Which antibiotics are the most effective for the treatment of pinkeye?

Oxytetracycline and tulathromycin are labeled for the treatment of pinkeye in cattle. Experimentally, florfenicol has also been shown to be effective at treating cattle pinkeye. The use of this drug would be considered “off label” and would require a veterinarian’s prescription.

Another very common pinkeye treatment is the injection of penicillin under the bulbar conjunctiva. Whenever giving penicillin injections under the conjunctiva of the eye, you should wear gloves and have the calf’s head safely restrained with a halter. These injections can be difficult to do correctly and potentially dangerous to the calf if the needle goes into the eye instead of the conjunctiva.

To achieve good results, give 1 ml (1 cc) of penicillin under the conjunctiva covering the sclera (white part of the eyeball) once a day in both eyes for at least three days. If you are using procaine penicillin, place several drops topically on the eye first, wait 1-2 minutes and then place the needle under the conjunctiva.

Procaine is a local anesthetic that can help numb the eye before placing the needle.  This method can achieve fair to good results, but is more difficult and potentially more dangerous to the animal than simply giving an intramuscular or subcutaneous dose of a systemic antibiotic.

What treatments for pinkeye are illegal?

For many years furox sprays or powders placed into the eye were used for the treatment of pinkeye. In 2002, this treatment became illegal in cattle and is illegal, whether or not you have a prescription or if a drug supply company sold you a furacin-containing product. Never use furacin-type drugs in cattle.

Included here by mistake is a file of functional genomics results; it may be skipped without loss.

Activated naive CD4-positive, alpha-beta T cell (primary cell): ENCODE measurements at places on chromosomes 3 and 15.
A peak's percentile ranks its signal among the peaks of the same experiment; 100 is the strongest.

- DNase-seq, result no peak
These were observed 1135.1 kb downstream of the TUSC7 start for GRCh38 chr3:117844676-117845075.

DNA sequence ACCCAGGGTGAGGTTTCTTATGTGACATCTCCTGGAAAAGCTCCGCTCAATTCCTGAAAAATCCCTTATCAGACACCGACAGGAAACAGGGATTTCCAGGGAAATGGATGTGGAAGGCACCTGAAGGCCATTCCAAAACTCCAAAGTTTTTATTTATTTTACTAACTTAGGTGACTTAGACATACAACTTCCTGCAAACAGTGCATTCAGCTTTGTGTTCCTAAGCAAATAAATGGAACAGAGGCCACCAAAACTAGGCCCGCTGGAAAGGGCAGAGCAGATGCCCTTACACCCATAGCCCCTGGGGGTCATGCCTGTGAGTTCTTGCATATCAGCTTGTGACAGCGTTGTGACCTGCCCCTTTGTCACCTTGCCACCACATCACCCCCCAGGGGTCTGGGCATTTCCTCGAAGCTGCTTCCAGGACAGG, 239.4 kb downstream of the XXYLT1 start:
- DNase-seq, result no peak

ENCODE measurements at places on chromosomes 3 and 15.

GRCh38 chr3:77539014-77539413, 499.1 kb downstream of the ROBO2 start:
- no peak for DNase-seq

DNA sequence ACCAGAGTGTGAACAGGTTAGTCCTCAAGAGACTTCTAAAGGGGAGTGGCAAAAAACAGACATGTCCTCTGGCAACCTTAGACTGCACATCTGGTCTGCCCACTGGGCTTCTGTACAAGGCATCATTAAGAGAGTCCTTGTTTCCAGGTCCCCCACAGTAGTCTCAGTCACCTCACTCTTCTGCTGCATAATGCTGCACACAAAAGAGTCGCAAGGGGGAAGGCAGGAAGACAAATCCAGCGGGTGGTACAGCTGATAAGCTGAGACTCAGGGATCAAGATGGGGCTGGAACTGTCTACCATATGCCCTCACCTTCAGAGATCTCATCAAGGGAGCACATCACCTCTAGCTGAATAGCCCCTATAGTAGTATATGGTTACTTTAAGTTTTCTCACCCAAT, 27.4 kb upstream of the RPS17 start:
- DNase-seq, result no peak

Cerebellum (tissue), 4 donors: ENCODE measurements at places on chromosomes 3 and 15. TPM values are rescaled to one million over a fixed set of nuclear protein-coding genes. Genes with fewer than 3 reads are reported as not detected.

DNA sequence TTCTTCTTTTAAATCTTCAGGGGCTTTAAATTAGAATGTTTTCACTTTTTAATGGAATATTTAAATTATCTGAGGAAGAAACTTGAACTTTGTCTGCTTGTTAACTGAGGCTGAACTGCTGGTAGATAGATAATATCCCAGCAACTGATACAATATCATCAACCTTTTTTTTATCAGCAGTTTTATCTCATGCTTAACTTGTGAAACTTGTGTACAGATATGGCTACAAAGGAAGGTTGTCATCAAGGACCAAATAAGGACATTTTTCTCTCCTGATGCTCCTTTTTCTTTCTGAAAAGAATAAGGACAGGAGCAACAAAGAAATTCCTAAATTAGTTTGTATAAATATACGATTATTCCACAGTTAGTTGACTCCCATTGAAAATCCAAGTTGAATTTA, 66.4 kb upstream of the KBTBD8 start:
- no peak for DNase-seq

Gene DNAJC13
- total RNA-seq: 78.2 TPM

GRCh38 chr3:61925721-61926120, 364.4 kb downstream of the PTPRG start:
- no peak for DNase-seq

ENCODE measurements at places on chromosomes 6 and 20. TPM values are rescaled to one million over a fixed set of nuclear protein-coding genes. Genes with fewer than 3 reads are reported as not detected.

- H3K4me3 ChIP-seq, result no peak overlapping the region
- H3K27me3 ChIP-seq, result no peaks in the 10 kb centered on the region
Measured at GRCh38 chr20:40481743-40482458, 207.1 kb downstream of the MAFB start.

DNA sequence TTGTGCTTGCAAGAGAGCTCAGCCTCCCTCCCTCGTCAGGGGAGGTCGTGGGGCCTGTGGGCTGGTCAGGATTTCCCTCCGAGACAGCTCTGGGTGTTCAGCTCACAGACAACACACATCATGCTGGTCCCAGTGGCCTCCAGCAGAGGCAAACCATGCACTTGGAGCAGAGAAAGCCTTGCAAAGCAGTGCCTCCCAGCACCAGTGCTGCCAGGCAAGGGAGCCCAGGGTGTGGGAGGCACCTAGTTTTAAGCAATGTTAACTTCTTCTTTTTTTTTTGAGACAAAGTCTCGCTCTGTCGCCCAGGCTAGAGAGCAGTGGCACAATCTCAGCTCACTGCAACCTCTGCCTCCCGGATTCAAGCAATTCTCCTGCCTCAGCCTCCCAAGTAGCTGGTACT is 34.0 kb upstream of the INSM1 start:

Are eye patches OK to use?

Eye patches can help keep a calf with pinkeye more comfortable in bright sunlight. It is important when using an eye patch to leave the area at the bottom open for drainage.

In addition, you should check the eye under a patch at least two to three times a week. Just because you don’t see the eye under a patch does not mean that the eye is healed.

Can I become a M. bovis carrier and spread the disease within my herd?

Yes, you can transmit moraxella bacteria from one animal to another though your hands, clothing or equipment you are using on infected cattle.

Pinkeye causing bacteria will cover your hands and clothes which may help spread the disease within your herd if you are not careful. Always wear disposable gloves when treating or examining infected eyes.

Also, use of a new disposable needle is recommended whenever injecting your cattle. 
Because pinkeye agents can contaminate your clothing it is recommended that you treat pinkeye or potential pinkeye cases after you have done all other routine animal handling chores on healthy animals.

Alternatively, change clothes after handling pinkeye cattle and before handling normal cattle, or wear a plastic apron that you disinfect between animals.  end mark

—From UC – Davis Vet Views California Cattlemen's Magazine May 2013